Gold standard reined the world for more than a 100 years in the time of the British Empire when they backed British Pound with gold. It worked because ultimately all the currencies got linked to the gold and countries kept gold reserves with their central banks. The only problem was that the supply of gold is very limited so backing the currencies with gold made sure that money supply was almost constant. This fixed exchange rate system ensured deflation in the global economy.
Gold standard got unhinged in the First World War. British tried to revive it but lost it to the United States who in the Bretton Woods Agreement promised to back US Dollar with gold and the rest of the signatories could back their currencies with US Dollar. This system worked for some decades but then got abandoned by the US in 1973 and from that time onward we have floating exchange rate system in the world. All currencies are free floating and the price of each currency is determined by the supply and demand.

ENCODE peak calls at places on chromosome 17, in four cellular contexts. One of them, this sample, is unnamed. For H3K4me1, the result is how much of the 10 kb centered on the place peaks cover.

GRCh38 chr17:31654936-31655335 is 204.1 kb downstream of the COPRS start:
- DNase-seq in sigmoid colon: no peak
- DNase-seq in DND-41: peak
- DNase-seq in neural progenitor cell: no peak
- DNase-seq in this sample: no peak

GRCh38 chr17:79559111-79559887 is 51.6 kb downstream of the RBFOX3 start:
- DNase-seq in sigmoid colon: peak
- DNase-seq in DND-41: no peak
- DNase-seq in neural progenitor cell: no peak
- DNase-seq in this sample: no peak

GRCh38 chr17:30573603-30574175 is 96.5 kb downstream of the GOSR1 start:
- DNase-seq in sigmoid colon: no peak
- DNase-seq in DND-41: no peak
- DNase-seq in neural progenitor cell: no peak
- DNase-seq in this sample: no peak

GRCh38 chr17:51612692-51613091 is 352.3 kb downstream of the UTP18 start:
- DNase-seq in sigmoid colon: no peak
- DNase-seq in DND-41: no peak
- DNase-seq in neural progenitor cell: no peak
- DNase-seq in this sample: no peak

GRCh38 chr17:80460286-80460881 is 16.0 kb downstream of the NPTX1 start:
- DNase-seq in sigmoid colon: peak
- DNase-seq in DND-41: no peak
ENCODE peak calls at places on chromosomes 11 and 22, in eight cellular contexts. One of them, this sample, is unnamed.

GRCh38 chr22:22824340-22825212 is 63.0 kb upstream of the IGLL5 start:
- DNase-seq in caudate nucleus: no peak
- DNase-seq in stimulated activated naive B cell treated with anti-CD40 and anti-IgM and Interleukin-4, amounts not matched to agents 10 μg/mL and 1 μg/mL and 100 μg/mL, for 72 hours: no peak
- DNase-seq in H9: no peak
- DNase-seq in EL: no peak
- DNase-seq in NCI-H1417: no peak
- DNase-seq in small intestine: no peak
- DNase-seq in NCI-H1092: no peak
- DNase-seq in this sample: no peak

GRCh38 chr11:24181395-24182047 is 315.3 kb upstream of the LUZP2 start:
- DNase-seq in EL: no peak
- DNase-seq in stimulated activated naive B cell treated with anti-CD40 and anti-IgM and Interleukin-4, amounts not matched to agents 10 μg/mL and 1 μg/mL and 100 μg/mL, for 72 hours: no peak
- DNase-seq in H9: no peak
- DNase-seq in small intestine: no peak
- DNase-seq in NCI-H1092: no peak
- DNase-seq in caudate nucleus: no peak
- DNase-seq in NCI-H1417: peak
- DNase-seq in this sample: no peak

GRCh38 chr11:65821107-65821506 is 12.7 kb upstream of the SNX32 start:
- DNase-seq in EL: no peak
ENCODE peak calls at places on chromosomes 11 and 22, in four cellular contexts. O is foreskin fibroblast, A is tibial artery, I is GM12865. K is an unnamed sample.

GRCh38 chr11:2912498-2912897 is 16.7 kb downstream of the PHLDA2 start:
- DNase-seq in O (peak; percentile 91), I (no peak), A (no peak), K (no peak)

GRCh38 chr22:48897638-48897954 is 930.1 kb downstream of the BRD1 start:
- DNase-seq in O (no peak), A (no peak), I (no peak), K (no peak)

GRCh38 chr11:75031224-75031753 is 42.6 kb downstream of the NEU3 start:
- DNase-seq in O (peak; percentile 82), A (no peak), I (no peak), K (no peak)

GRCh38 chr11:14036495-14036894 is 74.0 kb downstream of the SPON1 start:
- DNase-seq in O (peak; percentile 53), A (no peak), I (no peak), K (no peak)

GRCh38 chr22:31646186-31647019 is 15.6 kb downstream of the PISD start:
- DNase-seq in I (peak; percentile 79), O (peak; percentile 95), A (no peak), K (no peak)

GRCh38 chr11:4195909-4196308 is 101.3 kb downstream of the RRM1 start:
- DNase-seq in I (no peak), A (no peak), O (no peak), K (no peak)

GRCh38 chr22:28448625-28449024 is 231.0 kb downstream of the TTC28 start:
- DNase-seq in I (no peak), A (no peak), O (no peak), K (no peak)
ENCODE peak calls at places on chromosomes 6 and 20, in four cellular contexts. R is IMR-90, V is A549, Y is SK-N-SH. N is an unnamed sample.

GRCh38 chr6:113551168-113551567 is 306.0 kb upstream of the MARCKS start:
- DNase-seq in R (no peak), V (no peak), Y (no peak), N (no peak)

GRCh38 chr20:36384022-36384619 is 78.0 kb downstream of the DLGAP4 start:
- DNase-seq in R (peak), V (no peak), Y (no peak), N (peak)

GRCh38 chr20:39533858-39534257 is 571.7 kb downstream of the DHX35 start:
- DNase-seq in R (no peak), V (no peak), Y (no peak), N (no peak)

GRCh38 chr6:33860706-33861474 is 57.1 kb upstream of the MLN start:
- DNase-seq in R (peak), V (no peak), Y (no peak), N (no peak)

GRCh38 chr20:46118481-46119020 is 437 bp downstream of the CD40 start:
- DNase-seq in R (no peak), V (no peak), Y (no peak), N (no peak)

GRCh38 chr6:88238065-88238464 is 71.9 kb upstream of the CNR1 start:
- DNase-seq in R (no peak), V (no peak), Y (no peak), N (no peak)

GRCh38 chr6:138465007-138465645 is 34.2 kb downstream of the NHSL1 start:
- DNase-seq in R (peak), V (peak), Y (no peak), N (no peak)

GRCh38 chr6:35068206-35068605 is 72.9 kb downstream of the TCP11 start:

Now Chinese are once again trying to revive the gold standard. Chinese Central Bank is thinking of backing Yuan with gold.
Why would China consider such a move? Hoffman explains that Chinese policy makers are already trying to establish the yuan as a reserve currency, and backing it with gold would help attract foreign capital.